Rod Wilson calls the building “our Sea King.”
The executive director of the North End Community Health Centre says the centre’s home on Gottingen Street is still flying—like the malfunctioning Canadian helicopters—but at the end of its days. It’s only a matter of time before there’s a crash.
Two years ago a major roof leak prompted the NECHC to conduct a structural assessment. The prognosis wasn’t good. The roof of 2165 Gottingen is leaking, rotten and not long for this world.
If the roof above the centre does cave and the building can’t be used, it will potentially wipe out the wide array of free health care and social programs NECHC offers to over 2,500 monthly patients. The centre is currently putting together a funding proposal for the Nova Scotia Health Authority to avoid that outcome. That’s if the money can arrive in time.
“Where we're at, we're at the point where we have no money,” Wilson says. “If the roof goes, we could have to shut down tomorrow.”
The roof is the kind of tar and gravel system that people stopped installing 35 years ago, says John MacIntyre of Five Star Roofing. He was assessing the centre’s structural condition on Tuesday after another leak sprung this past weekend.
“If it were my building, I’d be looking at getting it done next week,” MacIntyre says. “It’s in that dire of straits.”
Completely replacing the four-decade-old structure could take anywhere between $45,000 and $90,000. That’s a problem for a registered charity that relies on government funding for 94 percent of its revenue. The centre hasn’t seen an increase in provincial funding for the last several years.
According to its tax returns, the NECHC receives about $2.7 million a year in government funds, with 80 percent of that spent on its health programs and the remaining 20 percent on administration. The centre’s largely relied on outside donations for infrastructure work. The most recent was a $26,000 donation from the 100 Men Who Give a Damn organization in 2014. That money was spent revamping the centre’s waiting room, which had leaking windows, peeling paint and poor lighting.
“It was a hole,” says Wilson. “It was really quite disgusting, and we wanted our patients to not feel like this is the best you deserve."
The North End Community Health Centre first opened in 1971. It was formed by north end locals after the Africville eviction brought an influx of new, low-income residents to the Gottingen area. Along with its primary site, the NECHC also runs two leased storefronts down the road at the Johanna B. Oosterveld Centre (named for a former executive director). All told, it employs six part-time physicians and a staff of nearly 50 nurses, nurse practitioners, nutritionists and social workers.
Besides general health clinic services, the centre also provides pre-natal programs, a free dental clinic, public drop-in space, nutrition classes, a mobile outreach street team, mental health services and addiction help to some of the city’s most overlooked residents. Those 2,500 monthly patients include new immigrants, homeless and transient populations, those in shelters and correctional inmates at the nearby Carlton Annex. The ones “nobody else wants to see,” says Wilson.
“If we blow a roof or have a major disaster, where are those people going to go?”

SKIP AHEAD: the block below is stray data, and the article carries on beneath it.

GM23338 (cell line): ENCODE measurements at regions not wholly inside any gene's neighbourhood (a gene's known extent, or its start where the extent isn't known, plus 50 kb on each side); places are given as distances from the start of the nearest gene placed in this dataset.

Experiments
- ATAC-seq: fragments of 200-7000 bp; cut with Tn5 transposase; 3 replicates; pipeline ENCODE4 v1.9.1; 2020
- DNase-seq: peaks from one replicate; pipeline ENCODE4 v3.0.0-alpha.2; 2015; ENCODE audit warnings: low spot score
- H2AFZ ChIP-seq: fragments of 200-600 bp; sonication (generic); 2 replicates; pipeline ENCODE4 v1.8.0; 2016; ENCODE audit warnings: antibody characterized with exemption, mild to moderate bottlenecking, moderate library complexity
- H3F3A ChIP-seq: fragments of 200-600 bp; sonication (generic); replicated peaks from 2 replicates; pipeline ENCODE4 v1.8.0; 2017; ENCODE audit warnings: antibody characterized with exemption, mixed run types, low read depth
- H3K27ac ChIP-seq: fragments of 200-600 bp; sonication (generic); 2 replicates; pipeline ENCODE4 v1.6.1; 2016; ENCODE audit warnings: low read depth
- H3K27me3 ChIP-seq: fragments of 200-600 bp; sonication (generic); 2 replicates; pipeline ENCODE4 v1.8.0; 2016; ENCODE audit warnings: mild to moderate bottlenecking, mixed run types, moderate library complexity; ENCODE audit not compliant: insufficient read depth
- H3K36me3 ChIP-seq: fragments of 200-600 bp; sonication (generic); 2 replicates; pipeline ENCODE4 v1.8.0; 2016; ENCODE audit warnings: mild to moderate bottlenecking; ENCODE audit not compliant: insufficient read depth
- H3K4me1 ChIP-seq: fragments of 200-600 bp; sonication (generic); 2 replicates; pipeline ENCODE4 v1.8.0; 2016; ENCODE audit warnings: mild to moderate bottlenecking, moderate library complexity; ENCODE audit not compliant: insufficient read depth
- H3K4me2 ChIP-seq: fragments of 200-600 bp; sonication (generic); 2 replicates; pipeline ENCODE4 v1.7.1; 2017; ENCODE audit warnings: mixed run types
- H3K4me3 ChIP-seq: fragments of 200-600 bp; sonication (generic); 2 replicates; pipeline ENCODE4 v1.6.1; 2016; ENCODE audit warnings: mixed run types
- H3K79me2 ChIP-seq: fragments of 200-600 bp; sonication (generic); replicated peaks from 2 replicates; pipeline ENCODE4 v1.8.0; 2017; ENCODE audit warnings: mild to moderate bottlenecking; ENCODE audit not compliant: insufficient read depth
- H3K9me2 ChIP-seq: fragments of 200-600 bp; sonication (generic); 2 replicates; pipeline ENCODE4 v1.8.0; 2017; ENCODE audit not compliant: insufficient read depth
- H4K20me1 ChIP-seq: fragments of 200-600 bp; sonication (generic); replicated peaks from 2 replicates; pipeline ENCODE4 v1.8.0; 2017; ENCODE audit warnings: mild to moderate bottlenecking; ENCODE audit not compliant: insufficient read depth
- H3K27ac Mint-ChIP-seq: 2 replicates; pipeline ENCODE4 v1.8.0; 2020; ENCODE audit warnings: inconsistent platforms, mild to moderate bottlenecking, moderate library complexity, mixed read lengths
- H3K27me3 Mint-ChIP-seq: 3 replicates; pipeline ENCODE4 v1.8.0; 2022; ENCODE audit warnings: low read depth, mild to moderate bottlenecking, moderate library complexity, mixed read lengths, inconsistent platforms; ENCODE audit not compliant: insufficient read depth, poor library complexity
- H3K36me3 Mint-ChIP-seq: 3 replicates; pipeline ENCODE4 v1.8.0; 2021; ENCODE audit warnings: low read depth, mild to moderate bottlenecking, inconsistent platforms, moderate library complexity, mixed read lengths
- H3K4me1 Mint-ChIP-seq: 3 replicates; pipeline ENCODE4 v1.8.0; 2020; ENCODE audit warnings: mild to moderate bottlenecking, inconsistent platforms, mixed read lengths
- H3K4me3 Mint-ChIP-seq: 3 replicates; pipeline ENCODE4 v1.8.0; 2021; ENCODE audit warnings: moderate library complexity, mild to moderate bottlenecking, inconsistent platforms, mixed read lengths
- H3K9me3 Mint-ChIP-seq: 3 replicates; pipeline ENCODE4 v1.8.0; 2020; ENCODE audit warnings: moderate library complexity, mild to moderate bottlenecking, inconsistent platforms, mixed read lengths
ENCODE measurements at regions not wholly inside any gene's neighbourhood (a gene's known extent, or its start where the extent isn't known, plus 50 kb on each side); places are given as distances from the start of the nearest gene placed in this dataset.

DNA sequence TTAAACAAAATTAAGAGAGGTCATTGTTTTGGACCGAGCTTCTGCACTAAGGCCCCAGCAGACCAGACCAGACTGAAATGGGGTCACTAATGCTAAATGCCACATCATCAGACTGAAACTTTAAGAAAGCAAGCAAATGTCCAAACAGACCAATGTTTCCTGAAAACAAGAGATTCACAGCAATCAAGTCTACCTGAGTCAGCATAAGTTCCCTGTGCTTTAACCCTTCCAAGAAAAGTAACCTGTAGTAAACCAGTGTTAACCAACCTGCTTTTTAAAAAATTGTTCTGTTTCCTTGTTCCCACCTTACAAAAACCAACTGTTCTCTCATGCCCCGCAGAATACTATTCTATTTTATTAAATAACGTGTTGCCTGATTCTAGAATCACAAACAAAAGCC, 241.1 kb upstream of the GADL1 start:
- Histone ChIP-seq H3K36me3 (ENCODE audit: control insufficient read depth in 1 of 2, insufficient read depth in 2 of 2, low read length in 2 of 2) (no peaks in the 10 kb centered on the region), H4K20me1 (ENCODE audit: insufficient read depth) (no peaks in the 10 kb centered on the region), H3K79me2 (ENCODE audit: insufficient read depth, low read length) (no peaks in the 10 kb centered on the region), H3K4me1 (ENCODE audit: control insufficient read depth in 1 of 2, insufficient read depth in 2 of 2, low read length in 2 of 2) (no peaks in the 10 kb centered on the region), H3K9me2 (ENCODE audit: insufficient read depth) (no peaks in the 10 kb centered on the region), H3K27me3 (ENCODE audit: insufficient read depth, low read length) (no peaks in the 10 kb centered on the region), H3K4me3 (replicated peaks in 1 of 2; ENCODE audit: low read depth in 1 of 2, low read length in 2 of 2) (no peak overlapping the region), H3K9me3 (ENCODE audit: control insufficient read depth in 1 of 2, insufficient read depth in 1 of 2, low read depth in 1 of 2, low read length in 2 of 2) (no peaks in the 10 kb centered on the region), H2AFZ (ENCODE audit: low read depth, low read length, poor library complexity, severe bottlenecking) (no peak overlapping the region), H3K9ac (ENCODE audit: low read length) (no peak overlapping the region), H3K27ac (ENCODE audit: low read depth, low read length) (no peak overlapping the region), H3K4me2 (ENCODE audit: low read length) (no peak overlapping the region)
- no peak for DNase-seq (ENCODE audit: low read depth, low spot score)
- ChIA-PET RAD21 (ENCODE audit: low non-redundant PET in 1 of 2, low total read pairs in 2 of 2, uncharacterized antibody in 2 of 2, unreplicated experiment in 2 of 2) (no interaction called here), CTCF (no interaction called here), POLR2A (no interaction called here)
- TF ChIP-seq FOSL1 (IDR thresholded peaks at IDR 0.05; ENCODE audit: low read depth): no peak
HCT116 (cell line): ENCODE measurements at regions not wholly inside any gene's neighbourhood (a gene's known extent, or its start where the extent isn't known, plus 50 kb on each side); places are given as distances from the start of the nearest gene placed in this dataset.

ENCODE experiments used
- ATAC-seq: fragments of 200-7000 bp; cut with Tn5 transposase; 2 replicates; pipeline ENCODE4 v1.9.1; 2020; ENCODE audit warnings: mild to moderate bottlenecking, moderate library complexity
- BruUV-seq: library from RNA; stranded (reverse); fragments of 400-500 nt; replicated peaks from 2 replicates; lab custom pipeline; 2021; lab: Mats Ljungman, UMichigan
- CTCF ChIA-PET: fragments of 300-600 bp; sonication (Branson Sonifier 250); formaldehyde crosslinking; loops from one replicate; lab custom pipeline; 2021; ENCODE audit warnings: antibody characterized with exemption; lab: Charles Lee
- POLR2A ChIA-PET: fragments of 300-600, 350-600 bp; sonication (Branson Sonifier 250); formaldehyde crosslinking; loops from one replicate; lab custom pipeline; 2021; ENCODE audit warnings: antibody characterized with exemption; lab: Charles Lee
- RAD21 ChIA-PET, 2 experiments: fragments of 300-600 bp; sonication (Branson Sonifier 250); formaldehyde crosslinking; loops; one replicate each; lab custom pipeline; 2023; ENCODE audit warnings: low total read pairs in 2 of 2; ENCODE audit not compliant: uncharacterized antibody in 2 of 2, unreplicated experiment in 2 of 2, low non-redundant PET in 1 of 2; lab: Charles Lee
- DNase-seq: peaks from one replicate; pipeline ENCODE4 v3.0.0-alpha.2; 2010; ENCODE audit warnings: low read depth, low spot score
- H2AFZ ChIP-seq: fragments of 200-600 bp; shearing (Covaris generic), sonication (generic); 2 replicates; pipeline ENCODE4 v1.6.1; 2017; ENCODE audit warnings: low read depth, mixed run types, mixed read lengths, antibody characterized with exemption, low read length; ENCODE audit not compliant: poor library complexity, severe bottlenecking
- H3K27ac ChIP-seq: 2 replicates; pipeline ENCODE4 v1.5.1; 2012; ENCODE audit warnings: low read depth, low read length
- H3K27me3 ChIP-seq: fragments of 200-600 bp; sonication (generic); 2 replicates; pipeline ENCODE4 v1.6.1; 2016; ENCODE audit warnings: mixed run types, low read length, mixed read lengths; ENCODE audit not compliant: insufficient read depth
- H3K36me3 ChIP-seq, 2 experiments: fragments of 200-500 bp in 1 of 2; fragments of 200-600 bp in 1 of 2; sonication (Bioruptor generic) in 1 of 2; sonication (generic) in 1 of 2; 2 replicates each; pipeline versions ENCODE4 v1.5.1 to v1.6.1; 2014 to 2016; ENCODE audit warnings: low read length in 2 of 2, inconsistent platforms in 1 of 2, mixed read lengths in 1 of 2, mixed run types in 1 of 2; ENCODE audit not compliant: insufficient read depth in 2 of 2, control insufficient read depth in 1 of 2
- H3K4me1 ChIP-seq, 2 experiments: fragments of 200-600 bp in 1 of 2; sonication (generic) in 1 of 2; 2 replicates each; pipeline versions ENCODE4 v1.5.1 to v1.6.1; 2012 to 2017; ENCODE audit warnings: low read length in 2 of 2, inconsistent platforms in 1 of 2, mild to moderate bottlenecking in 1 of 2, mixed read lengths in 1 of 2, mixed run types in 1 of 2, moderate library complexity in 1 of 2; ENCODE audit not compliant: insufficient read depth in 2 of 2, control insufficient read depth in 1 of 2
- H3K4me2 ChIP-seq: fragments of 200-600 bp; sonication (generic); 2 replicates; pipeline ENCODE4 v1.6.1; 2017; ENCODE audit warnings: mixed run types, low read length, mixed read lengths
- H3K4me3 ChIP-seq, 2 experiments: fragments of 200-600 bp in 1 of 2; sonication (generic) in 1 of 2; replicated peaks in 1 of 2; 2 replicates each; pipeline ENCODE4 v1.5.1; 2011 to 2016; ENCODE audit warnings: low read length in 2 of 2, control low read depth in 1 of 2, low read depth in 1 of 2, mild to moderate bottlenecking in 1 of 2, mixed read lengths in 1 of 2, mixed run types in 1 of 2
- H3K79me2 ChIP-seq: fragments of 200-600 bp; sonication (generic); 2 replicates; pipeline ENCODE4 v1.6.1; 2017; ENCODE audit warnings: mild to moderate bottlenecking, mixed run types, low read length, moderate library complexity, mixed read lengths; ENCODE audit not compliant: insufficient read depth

Where they’ll go is an already-strained emergency health system. Through its programs, the NECHC helps keep patients healthy, preventing more complicated problems and diverting people away from overstuffed emergency rooms.
“The work they’re doing is really taking pressures off of our ERs, pressure to the admittance of our hospitals,” says Nova Scotia Health and Wellness minister Leo Glavine.
The minister has visited the NECHC many times, and is a fan of the centre’s “exceptional” work. So much so that he’s hoping its “wraparound service” can serve as a model for standards of care in other Nova Scotian communities.
“I don’t need a list of metrics in front of me to analyze how impactful—over a good number of years—the north end health clinic has been to change the population’s health of those who go there for their healthcare.”
Glavine says he’s aware of 2169 Gottingen’s condition and will be giving “every consideration” to the funding proposal NECHC puts forward, “to ensure the great work they do continues.”
The potential $90,000 the centre needs is just for its roof, though. Wilson estimates it will cost $500,000 over the next two years to upgrade everything else in the building retrofitted building that needs fixing. In comparison, the province has only earmarked $1.5 million this year to improve “third-world” conditions at the Victoria General hospital.
Then there are the leases at the Oosterveld Centre down the road, which are up in August. Rent’s not getting any cheaper on Gottingen Street. Ideally, the centre would combine all its services under one modernized roof. That’s not the most likely outcome, especially now that St. Pat's-Alexandra is off the table. As it has for many years, the NECHC will likely have to make do with whatever it can get.
Wilson admits the centre hasn’t always put together the best business case for more funding, but he and the board are trying to change that. They have to. With their backs against the crumbling wall, the NECHC’s board will be hoping for a miracle come budget time this spring.
That’s assuming the roof holds. If it doesn’t, $90,000 could end up being a drop in the bucket to the increased longterm costs to the health care system.
“You pay us now, or you pay us later,” Wilson says. “If we don't get help, you're going to have a crisis. Then we have no control.”
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